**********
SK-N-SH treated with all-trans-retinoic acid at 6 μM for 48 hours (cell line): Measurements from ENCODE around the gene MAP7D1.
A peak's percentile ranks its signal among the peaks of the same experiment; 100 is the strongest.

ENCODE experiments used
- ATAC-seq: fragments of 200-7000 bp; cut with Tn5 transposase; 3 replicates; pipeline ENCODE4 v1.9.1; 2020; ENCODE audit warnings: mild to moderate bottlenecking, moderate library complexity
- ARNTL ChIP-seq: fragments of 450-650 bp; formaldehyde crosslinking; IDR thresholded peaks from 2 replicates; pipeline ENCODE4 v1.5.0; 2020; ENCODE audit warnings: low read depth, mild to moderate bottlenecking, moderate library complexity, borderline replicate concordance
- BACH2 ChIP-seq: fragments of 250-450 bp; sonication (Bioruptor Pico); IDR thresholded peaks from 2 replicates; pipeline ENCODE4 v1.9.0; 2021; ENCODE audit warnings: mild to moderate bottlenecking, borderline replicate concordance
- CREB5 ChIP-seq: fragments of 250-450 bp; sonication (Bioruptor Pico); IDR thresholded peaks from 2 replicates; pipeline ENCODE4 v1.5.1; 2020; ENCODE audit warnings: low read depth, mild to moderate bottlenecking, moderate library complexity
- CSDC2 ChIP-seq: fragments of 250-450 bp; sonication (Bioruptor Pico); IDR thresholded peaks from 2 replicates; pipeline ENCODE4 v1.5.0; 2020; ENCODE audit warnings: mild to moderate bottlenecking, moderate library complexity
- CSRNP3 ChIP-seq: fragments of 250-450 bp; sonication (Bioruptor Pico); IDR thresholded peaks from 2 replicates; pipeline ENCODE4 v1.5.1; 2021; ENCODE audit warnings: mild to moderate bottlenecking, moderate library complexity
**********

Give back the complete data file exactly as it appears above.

SK-N-SH treated with all-trans-retinoic acid at 6 μM for 48 hours (cell line): Measurements from ENCODE around the gene MAP7D1.
A peak's percentile ranks its signal among the peaks of the same experiment; 100 is the strongest.

ENCODE experiments used
- ATAC-seq: fragments of 200-7000 bp; cut with Tn5 transposase; 3 replicates; pipeline ENCODE4 v1.9.1; 2020; ENCODE audit warnings: mild to moderate bottlenecking, moderate library complexity
- ARNTL ChIP-seq: fragments of 450-650 bp; formaldehyde crosslinking; IDR thresholded peaks from 2 replicates; pipeline ENCODE4 v1.5.0; 2020; ENCODE audit warnings: low read depth, mild to moderate bottlenecking, moderate library complexity, borderline replicate concordance
- BACH2 ChIP-seq: fragments of 250-450 bp; sonication (Bioruptor Pico); IDR thresholded peaks from 2 replicates; pipeline ENCODE4 v1.9.0; 2021; ENCODE audit warnings: mild to moderate bottlenecking, borderline replicate concordance
- CREB5 ChIP-seq: fragments of 250-450 bp; sonication (Bioruptor Pico); IDR thresholded peaks from 2 replicates; pipeline ENCODE4 v1.5.1; 2020; ENCODE audit warnings: low read depth, mild to moderate bottlenecking, moderate library complexity
- CSDC2 ChIP-seq: fragments of 250-450 bp; sonication (Bioruptor Pico); IDR thresholded peaks from 2 replicates; pipeline ENCODE4 v1.5.0; 2020; ENCODE audit warnings: mild to moderate bottlenecking, moderate library complexity
- CSRNP3 ChIP-seq: fragments of 250-450 bp; sonication (Bioruptor Pico); IDR thresholded peaks from 2 replicates; pipeline ENCODE4 v1.5.1; 2021; ENCODE audit warnings: mild to moderate bottlenecking, moderate library complexity